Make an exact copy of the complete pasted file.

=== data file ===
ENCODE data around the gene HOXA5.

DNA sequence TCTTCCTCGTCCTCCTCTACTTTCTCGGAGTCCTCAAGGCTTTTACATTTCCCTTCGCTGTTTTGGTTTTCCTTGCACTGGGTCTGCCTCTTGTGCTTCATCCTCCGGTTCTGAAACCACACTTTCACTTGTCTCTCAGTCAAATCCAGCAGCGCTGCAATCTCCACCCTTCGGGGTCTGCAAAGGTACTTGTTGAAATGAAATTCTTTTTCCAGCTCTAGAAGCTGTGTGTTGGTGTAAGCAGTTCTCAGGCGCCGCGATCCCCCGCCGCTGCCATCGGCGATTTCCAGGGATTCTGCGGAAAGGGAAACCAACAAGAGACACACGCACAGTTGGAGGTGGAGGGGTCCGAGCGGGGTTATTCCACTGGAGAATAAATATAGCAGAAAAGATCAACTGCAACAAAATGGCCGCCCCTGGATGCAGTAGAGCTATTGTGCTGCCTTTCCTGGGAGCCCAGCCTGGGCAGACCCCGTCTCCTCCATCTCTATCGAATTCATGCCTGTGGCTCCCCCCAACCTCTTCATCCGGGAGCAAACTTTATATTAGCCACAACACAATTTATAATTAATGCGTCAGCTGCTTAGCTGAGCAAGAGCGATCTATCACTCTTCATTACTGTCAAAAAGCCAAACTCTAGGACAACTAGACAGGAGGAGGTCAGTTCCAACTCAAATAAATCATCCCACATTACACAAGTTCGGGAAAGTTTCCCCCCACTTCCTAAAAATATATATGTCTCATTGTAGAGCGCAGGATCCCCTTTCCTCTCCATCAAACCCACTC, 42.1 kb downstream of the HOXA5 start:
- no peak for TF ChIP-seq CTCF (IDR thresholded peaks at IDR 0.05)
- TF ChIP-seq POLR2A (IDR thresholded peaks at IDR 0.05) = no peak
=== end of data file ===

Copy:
ENCODE data around the gene HOXA5.

DNA sequence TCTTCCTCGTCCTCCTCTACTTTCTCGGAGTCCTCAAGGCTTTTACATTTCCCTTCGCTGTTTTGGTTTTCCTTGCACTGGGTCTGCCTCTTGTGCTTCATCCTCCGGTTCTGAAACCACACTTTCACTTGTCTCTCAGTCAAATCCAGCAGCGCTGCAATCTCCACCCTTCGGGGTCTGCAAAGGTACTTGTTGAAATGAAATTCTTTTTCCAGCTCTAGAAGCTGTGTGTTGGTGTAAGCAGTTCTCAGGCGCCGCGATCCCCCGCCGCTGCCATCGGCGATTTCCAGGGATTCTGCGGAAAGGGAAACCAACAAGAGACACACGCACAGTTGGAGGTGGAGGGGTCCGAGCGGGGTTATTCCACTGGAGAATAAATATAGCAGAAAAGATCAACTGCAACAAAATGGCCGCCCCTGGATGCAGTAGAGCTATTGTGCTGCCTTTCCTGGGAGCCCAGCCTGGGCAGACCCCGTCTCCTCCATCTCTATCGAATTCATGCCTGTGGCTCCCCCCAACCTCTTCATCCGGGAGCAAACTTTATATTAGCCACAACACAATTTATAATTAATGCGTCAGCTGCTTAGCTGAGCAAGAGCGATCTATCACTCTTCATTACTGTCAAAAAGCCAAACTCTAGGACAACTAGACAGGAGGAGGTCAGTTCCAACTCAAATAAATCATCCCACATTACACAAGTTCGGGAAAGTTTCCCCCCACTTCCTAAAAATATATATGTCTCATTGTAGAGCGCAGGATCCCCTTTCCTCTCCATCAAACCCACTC, 42.1 kb downstream of the HOXA5 start:
- no peak for TF ChIP-seq CTCF (IDR thresholded peaks at IDR 0.05)
- TF ChIP-seq POLR2A (IDR thresholded peaks at IDR 0.05) = no peak